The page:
There is no comprehensive plan on how to hold the upcoming legislative session safely — not even a rudimentary one.

Bill Britt

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In less than 100 days, the state Legislature will return to Montgomery for the 2021 Legislative Session. As of now, there is no comprehensive plan on how to hold the session safely — not even a rudimentary one.

But perhaps there is a reason to keep the statehouse shuttered as the Legislature seems to have forgotten the governing principles that the nation was built upon, and (hint, hint) it was never a slogan.

One individual at the Statehouse said that there would be a vaccine by February, so why worry about holding Session as usual. Perhaps this individual also believes that a disinfectant cure or a UV light remedy is right around the corner. News flash, as of press time, intravenous Clorox and lightbulb suppositories are still in phase one trials.

Pandemic humor aside, the surprising thing would be if the Legislature actually had a plan at all.

There have been rumors of a plan, even mentions of one, too, but nothing that would allow lawmakers, lobbyists and the public to realistically gather to conduct the peoples’ business in a relatively COVID-free environment.

We all want a miracle, but miracles are outside legislative purview, and while prayer is needed at the Statehouse, so is commonsense and a plan.

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One plan in consideration is to limit the number of people who can enter the building. That’s a bad idea because the public has a right to witness government action and advocate for causes.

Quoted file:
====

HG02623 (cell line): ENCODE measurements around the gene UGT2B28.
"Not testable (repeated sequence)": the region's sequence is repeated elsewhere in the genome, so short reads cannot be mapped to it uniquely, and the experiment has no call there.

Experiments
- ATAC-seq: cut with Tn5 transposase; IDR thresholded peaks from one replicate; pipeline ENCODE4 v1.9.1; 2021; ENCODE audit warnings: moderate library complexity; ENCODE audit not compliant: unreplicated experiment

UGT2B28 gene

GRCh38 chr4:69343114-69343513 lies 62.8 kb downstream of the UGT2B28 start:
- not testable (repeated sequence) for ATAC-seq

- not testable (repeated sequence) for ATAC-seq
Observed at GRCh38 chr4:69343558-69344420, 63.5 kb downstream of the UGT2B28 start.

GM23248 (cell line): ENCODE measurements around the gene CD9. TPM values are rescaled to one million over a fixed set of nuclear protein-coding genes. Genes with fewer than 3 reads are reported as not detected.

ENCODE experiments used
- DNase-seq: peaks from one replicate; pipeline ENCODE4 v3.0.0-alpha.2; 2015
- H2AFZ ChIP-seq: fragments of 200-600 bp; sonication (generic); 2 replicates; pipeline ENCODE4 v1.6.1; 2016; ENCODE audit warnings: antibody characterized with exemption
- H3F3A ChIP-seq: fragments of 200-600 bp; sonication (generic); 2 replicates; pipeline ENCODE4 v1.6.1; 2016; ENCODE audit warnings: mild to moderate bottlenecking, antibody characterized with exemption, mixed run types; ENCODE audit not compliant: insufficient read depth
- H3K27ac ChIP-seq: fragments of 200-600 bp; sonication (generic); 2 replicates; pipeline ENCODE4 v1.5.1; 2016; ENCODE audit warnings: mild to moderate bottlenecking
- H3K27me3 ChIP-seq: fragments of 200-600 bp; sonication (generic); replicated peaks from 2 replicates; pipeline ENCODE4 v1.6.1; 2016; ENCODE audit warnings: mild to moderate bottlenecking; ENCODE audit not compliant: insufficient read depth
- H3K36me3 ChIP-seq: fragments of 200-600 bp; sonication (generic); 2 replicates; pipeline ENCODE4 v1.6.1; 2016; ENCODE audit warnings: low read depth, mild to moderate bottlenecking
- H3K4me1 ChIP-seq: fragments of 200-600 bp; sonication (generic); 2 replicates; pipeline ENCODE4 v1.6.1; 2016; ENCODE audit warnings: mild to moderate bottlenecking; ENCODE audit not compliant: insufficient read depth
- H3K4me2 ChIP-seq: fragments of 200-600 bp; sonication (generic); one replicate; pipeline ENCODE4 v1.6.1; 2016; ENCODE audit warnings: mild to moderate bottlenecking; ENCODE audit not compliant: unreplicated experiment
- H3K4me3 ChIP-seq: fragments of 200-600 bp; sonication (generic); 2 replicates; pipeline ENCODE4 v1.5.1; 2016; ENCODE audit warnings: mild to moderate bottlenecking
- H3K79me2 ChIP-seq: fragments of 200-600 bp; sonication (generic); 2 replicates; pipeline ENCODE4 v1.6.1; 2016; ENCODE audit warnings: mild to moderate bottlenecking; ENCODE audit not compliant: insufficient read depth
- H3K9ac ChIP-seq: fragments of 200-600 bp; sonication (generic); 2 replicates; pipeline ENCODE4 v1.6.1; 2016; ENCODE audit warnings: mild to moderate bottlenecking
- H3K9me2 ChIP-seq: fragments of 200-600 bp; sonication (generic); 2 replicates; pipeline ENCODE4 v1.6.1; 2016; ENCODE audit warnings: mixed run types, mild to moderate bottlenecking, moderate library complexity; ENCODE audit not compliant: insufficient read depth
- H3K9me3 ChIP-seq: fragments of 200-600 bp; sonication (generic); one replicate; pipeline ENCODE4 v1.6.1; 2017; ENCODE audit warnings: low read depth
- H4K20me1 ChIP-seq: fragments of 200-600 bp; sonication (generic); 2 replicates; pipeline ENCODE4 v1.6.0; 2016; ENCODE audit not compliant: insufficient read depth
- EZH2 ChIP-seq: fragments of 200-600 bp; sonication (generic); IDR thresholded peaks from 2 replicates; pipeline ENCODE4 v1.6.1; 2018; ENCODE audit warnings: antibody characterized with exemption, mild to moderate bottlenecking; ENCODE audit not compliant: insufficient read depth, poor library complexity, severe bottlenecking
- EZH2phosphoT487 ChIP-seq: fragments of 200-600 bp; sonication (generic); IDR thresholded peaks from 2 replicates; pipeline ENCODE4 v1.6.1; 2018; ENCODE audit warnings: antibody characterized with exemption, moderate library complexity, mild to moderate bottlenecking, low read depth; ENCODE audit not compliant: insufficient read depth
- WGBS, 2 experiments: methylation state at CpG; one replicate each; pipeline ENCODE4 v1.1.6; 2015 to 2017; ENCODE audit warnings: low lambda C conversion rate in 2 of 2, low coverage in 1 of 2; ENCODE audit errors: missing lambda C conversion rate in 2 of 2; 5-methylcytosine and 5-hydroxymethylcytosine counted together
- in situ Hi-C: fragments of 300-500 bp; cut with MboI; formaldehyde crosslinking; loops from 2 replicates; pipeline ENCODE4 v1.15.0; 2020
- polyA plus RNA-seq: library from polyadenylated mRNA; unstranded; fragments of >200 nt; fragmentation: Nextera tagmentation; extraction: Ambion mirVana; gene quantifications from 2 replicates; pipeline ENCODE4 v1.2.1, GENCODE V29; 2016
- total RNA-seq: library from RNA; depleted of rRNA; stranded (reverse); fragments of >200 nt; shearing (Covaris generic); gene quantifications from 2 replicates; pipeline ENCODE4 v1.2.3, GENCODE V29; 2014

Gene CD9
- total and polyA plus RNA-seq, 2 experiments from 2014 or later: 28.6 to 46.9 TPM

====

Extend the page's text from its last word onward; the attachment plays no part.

At the end of the truncated 2020 session, the Legislature curtailed the number of people in the Statehouse, which violates the law and good government spirit.

Lawmakers come to Montgomery to do the peoples’ business — at least that’s what they say at campaign events and pancake breakfasts. Of course, they don’t really conduct the people’s business in Montgomery. That’s just a figure of speech.

Legislators represent the people when they are running for office or giving chats at Rotary, but when most — not all — enter the Statehouse, they work for special interests.

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Yes, some do care, and all are convinced they are doing a great job, but just like the plan to open the Statehouse safely on Feb. 3, it’s sadly an absurd pretense.

The majority of the Legislature consists of Republicans, who used to have a firm sense of what the party represented. While I hate to offend my many friends, the current party couldn’t find the most defining principles of traditional governance in our nation if you gave them a GPS and a flashlight.

Let me humbly run down a short list of things that should matter in no particular order.

For the list, I will turn to the 2006 book American Conservatism: An Encyclopedia: “Classical liberalism is the term used to designate the ideology advocating private property, an unhampered market economy, the rule of law, constitutional guarantees of freedom of religion and the press, and international peace based on free trade.”

Classical liberalism has nothing to do with modern liberalism and everything to do with our Republic’s founding. Classical liberalism underpins the Constitution’s foundation, Federalist Papers and the vast majority of the founding generation’s ideology, which created our nation’s governing structure.

Private property rights are fundamental to what Jefferson called the pursuit of happiness.

And guess what is an individual’s most precious piece of property? Their person. Yes, a person’s body and mind are an individual’s greatest possession. A person’s right to live freely with only a minimum amount of government intrusion is essential to happiness. The government’s job is not to tell us how to live, rather keep others from harming us, killing us or taking our stuff.